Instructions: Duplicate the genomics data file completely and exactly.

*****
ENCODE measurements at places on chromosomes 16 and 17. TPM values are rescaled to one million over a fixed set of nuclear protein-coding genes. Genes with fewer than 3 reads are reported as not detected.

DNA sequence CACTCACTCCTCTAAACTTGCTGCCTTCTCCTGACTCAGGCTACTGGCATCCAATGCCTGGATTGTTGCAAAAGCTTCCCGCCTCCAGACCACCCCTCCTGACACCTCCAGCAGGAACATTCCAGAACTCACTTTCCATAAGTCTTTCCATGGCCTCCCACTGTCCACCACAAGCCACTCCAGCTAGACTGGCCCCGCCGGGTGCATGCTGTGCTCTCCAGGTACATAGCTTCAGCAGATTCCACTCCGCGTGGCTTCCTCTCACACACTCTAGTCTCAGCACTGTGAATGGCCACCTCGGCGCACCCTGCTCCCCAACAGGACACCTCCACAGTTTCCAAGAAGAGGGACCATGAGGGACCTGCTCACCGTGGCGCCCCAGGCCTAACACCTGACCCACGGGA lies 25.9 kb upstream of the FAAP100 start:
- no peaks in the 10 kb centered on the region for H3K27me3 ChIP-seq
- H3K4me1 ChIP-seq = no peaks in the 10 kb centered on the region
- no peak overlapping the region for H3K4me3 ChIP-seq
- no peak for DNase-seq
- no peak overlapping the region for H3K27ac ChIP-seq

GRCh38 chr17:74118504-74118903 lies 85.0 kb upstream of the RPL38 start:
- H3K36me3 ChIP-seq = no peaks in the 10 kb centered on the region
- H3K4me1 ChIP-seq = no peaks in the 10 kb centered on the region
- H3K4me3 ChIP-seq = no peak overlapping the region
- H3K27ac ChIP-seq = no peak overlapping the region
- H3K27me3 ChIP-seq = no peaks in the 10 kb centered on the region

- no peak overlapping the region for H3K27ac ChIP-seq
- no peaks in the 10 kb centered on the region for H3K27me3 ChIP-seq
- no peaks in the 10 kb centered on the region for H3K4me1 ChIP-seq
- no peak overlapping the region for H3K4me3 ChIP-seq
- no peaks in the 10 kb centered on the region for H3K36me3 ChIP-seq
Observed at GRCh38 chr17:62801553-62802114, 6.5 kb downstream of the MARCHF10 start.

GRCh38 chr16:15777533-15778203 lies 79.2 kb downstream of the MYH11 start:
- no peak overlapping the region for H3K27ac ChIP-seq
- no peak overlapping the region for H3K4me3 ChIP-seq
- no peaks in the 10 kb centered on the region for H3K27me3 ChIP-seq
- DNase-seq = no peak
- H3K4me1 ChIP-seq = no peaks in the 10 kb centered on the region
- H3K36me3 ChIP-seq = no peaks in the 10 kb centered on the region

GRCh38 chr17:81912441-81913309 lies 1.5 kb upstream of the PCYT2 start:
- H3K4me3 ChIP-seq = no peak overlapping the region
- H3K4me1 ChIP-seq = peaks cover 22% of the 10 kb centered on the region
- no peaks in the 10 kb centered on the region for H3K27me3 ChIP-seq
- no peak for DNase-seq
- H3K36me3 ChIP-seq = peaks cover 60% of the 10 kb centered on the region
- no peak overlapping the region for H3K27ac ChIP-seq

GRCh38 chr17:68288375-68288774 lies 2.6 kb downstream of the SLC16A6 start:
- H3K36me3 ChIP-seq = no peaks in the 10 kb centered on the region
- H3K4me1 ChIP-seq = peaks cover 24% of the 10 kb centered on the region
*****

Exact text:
ENCODE measurements at places on chromosomes 16 and 17. TPM values are rescaled to one million over a fixed set of nuclear protein-coding genes. Genes with fewer than 3 reads are reported as not detected.

DNA sequence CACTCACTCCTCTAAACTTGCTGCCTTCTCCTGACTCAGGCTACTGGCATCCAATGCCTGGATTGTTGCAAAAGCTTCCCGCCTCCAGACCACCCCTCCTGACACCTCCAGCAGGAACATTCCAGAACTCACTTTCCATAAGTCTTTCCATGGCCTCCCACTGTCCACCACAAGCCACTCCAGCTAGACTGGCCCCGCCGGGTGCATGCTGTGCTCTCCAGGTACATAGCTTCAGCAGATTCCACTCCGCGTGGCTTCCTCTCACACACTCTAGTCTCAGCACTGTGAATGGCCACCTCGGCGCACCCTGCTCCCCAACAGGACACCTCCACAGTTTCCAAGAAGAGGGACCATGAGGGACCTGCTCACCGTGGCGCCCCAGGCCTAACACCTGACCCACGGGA lies 25.9 kb upstream of the FAAP100 start:
- no peaks in the 10 kb centered on the region for H3K27me3 ChIP-seq
- H3K4me1 ChIP-seq = no peaks in the 10 kb centered on the region
- no peak overlapping the region for H3K4me3 ChIP-seq
- no peak for DNase-seq
- no peak overlapping the region for H3K27ac ChIP-seq

GRCh38 chr17:74118504-74118903 lies 85.0 kb upstream of the RPL38 start:
- H3K36me3 ChIP-seq = no peaks in the 10 kb centered on the region
- H3K4me1 ChIP-seq = no peaks in the 10 kb centered on the region
- H3K4me3 ChIP-seq = no peak overlapping the region
- H3K27ac ChIP-seq = no peak overlapping the region
- H3K27me3 ChIP-seq = no peaks in the 10 kb centered on the region

- no peak overlapping the region for H3K27ac ChIP-seq
- no peaks in the 10 kb centered on the region for H3K27me3 ChIP-seq
- no peaks in the 10 kb centered on the region for H3K4me1 ChIP-seq
- no peak overlapping the region for H3K4me3 ChIP-seq
- no peaks in the 10 kb centered on the region for H3K36me3 ChIP-seq
Observed at GRCh38 chr17:62801553-62802114, 6.5 kb downstream of the MARCHF10 start.

GRCh38 chr16:15777533-15778203 lies 79.2 kb downstream of the MYH11 start:
- no peak overlapping the region for H3K27ac ChIP-seq
- no peak overlapping the region for H3K4me3 ChIP-seq
- no peaks in the 10 kb centered on the region for H3K27me3 ChIP-seq
- DNase-seq = no peak
- H3K4me1 ChIP-seq = no peaks in the 10 kb centered on the region
- H3K36me3 ChIP-seq = no peaks in the 10 kb centered on the region

GRCh38 chr17:81912441-81913309 lies 1.5 kb upstream of the PCYT2 start:
- H3K4me3 ChIP-seq = no peak overlapping the region
- H3K4me1 ChIP-seq = peaks cover 22% of the 10 kb centered on the region
- no peaks in the 10 kb centered on the region for H3K27me3 ChIP-seq
- no peak for DNase-seq
- H3K36me3 ChIP-seq = peaks cover 60% of the 10 kb centered on the region
- no peak overlapping the region for H3K27ac ChIP-seq

GRCh38 chr17:68288375-68288774 lies 2.6 kb downstream of the SLC16A6 start:
- H3K36me3 ChIP-seq = no peaks in the 10 kb centered on the region
- H3K4me1 ChIP-seq = peaks cover 24% of the 10 kb centered on the region